“After a year or so, my father accepted a job as a carpenter and the family moved to Longview, WA. Things got a little better as I had gradually gotten rid of the slang. We were only there about a year. I remember when we got out of school in the summer we found jobs picking cucumbers and strawberries for the farmers, or whatever else we could find to do to earn a little money.

 “The Columbia River ran past our house so we’d go fishing almost daily.

 “Another year passes and we move to Kellogg, where Dad went to work in the mines.

“The following year we moved to the Fernwood and Santa area and lived there a couple of years. It was there I quit school in 1957 and decided to leave home.”

 Carl told his mom that he had taken enough, and that he wasn’t taking anymore “butt whippings” from his father for no reason other than his dad being drunk. Carl’s mom feared his father would find him and really tan Carl’s hide. Carl vowed that would never happen.

The next morning Carl returned his books to the school in St. Maries and hitchhiked back to Fernwood to pick up his bag that he had packed earlier that morning. He hugged his mother goodbye and left before his father returned home from work.

Orofino bound

 Over the next three days, Carl walked from Fernwood to Orofino. “I swore my sister to secrecy. My folks didn’t have a phone in Fernwood so she couldn’t call.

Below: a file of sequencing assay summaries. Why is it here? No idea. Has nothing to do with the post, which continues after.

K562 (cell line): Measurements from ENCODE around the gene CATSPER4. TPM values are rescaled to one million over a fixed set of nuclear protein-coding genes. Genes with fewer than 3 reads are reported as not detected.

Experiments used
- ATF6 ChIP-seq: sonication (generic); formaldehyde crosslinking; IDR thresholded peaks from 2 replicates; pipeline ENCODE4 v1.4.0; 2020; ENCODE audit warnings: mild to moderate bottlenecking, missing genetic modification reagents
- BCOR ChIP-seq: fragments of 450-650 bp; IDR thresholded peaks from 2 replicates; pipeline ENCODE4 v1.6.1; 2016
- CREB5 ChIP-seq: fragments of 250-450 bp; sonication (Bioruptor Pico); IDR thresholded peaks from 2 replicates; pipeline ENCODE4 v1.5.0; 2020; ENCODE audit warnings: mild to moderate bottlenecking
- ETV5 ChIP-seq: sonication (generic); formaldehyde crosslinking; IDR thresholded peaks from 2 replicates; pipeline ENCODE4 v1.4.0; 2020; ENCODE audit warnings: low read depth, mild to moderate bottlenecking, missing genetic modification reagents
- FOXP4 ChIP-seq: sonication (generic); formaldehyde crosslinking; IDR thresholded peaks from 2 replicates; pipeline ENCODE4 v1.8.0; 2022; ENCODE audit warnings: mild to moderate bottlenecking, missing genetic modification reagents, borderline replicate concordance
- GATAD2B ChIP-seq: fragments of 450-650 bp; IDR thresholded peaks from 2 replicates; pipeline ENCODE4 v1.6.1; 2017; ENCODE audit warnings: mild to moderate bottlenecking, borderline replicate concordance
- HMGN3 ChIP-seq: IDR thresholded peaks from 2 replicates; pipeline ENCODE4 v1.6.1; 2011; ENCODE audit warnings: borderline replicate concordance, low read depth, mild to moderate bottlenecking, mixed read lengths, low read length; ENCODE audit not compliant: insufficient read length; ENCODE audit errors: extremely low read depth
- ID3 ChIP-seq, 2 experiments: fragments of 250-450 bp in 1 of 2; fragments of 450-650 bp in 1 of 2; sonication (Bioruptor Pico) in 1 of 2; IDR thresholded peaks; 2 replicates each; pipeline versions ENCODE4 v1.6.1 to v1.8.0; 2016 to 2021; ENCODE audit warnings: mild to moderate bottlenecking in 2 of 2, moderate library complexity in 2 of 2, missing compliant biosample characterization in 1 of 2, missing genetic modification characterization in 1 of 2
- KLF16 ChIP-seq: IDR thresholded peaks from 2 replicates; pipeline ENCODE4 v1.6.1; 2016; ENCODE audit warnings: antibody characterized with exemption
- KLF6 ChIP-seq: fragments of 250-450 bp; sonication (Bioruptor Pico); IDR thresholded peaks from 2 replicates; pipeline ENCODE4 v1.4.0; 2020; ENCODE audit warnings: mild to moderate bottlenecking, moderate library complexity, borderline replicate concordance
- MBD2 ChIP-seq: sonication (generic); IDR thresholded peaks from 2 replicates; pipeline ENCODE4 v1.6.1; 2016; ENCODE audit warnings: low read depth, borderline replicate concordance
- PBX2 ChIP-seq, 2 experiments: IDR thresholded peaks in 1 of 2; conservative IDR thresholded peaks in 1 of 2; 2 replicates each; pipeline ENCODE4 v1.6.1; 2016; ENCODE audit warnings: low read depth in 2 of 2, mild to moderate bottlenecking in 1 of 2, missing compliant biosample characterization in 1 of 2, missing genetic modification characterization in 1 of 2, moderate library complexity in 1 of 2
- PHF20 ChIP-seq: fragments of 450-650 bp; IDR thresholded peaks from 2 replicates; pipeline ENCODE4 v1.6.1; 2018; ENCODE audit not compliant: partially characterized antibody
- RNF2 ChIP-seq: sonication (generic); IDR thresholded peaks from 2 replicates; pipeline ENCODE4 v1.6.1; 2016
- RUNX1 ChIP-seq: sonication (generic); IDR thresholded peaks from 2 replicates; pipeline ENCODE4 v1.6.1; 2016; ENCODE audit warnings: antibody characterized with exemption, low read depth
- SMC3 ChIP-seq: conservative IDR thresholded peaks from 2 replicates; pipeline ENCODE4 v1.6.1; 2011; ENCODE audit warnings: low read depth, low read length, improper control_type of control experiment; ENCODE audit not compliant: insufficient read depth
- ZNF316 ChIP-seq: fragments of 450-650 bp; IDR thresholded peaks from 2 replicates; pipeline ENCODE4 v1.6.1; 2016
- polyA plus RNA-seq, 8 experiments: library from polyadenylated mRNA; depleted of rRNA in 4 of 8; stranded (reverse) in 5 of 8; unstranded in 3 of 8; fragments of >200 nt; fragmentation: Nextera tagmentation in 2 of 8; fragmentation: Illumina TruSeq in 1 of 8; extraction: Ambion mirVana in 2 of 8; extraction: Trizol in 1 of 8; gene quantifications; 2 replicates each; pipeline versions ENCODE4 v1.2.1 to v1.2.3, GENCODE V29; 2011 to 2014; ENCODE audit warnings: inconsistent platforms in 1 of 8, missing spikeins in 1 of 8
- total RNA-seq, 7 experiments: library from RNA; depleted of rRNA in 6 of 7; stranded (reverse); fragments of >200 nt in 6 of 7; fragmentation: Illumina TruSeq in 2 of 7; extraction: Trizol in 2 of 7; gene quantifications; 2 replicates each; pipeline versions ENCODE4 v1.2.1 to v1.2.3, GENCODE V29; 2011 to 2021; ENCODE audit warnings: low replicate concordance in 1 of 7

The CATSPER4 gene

“I dinged around here, working wherever I could to make a few bucks. It was 1958. I washed dishes at the old Ideal Café, and for the old Orofino Café. In the summertime I picked blackberries. I stayed and watched my sister’s kids while she worked at State Hospital North and her husband worked at Cardiff’s Spur in Pierce.

“In 1959, my mom, my dad, and the rest of the kids moved up here. My mom got a job working at SHN, in the laundry. I worked on one of the floors and was living in the apartments up there at the time.

 “My sister that I followed here has passed now and I’ve lost four brothers as well to Agent Orange.” Carl shares that he had six brothers and two sisters. He was child number five, with four older siblings and four younger siblings. Suddenly the story of his family’s many relocations took on a new meaning. Can you imagine traveling cross country with nine kids, by yourself?

Nurses training

 Thinking he wasn’t getting anywhere, Carl decided to go back to school in the fall of 1960 and graduated in 1963.

  “In the meantime I worked at SHN, beginning in 1960. At that time we were called attendants instead of psychiatric aides. I was one of 15 chosen by Dr. Pullen to attend the LPN course that was sponsored by the Manpower Development Training Act passed in 1962.”

 Fifteen students attended and all 15 students passed the first time they took the State Board Exam.

 “It was the first time that had ever happened in the history of St. Joseph’s Nursing Program,” added Carl, “before they sent the program to LCSC. I graduated from nursing in September and enlisted in the service in November of that same year.”

The military

 “Oh the military was a fun trip,” says Carl and I wait for a second to see if he is serious or not. He’s not giving me any time to think about it, before going into more detail.